Sleep-in Workers and the Minimum Wage

In Royal Mencap Society v Tomlinson-Blake and another case, the Supreme Court has held that care workers who were required to sleep at, or near, their workplace, and be available to be called on during the night, were not entitled to the national minimum wage (“NMW”) for the entirety of their sleep-in shifts. During this time, the workers were not working but merely ‘available for work’, meaning that they were entitled to the NMW only for time during which they were awake for the purpose of working.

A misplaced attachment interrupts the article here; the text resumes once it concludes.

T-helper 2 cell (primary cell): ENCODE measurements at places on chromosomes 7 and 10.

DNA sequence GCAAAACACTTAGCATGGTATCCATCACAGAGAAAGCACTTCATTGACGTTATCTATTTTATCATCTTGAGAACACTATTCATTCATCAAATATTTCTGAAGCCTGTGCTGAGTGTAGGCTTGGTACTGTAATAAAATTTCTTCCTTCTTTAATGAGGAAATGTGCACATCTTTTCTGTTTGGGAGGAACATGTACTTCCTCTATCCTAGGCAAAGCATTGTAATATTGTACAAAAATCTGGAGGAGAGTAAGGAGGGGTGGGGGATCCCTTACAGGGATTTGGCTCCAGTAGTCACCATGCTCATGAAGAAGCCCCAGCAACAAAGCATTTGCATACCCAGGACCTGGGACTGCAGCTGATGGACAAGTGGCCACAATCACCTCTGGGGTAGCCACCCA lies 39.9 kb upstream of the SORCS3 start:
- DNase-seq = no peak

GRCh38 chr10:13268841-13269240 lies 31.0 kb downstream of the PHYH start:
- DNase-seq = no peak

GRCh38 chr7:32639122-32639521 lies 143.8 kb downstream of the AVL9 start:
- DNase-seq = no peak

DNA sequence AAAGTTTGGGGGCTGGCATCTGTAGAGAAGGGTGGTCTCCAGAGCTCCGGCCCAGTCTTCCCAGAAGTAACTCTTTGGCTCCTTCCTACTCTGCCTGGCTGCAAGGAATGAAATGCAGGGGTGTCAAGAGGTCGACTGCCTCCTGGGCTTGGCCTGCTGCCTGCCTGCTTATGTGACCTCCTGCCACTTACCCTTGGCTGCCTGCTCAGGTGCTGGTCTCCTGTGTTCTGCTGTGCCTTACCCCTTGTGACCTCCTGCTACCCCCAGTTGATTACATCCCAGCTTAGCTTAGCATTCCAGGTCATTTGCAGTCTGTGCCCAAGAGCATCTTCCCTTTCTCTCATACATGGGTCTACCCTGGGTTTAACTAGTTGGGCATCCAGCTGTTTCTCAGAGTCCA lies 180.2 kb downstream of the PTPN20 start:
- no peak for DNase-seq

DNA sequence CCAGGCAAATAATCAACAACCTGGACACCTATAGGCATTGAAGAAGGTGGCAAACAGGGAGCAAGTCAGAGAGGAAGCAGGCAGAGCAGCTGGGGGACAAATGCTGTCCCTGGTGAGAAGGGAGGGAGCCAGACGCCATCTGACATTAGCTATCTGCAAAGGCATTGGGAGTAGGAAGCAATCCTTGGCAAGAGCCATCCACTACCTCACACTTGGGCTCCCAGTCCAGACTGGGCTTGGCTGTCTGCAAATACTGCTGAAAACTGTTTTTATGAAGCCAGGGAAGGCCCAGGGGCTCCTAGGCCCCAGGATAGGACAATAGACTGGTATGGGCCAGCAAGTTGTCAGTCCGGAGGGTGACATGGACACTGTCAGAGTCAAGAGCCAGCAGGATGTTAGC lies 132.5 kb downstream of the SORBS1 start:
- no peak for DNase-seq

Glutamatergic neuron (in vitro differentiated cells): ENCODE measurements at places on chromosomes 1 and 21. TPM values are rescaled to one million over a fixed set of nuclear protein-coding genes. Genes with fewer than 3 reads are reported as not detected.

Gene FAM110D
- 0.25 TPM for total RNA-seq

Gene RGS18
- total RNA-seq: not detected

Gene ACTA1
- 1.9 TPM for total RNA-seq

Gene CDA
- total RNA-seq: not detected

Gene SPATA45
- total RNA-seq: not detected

This case puts to an end a long-held belief that sleep-in shifts could qualify for the NMW following British Nursing Association v Inland Revenue, where the Court of Appeal upheld an employment tribunal’s finding that employees were working throughout their night shifts even during the periods when they were expected to be sleeping.

This case will come as a relief to employers in the care sector, but will be a disappointment to unions who have been campaigning for improved pay and conditions in this already low-paid sector.